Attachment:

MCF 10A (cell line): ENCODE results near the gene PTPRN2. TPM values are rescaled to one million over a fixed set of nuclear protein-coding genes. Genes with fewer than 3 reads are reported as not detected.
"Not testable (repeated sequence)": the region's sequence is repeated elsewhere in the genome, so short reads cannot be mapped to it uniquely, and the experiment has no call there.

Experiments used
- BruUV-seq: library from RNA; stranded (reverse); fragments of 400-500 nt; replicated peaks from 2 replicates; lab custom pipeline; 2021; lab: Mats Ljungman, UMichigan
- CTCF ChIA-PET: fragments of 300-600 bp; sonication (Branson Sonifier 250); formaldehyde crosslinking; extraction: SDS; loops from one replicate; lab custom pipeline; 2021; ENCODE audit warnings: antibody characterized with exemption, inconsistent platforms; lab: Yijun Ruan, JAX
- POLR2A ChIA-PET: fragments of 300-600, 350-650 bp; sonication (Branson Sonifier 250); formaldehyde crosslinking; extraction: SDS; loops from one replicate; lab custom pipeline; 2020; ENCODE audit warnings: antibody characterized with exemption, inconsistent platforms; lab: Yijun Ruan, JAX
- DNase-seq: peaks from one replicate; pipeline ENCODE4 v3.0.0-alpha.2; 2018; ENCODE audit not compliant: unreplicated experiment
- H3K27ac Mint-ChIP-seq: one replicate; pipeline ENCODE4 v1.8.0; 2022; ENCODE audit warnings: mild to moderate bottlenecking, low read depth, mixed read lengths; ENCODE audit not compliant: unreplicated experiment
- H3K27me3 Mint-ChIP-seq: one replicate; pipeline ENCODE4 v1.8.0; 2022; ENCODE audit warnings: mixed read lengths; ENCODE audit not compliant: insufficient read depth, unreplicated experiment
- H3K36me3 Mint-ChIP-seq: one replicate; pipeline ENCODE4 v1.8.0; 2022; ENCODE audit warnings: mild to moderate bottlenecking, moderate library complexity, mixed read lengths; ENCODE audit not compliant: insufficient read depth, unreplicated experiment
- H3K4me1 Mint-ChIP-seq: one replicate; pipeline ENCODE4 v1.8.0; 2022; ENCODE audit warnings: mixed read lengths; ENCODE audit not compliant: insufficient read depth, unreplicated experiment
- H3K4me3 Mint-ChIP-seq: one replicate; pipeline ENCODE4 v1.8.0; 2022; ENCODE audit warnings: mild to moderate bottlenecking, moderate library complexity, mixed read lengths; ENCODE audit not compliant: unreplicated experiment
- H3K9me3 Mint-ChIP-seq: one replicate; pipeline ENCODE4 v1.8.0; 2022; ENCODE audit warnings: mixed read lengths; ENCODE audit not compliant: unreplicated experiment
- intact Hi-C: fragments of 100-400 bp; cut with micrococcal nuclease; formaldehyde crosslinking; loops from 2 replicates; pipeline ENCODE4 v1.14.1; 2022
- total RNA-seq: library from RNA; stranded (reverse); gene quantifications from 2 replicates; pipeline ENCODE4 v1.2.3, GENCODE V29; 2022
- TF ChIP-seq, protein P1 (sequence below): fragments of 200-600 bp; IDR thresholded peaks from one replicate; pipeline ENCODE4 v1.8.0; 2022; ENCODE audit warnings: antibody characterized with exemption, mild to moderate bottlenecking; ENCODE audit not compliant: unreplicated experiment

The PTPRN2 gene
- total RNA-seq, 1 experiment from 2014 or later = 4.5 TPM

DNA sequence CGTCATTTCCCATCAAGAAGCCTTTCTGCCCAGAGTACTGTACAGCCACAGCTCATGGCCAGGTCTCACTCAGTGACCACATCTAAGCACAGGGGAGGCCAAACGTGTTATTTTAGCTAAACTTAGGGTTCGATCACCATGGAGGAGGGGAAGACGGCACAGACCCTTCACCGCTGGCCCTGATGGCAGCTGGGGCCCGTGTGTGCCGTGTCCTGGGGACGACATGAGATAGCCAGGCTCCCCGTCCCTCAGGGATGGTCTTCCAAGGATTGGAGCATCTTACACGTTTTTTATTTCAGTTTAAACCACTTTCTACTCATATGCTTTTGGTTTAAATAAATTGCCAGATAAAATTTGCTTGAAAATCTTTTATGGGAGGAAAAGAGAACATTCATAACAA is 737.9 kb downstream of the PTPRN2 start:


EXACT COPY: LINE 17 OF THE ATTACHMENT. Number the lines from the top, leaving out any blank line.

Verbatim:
The PTPRN2 gene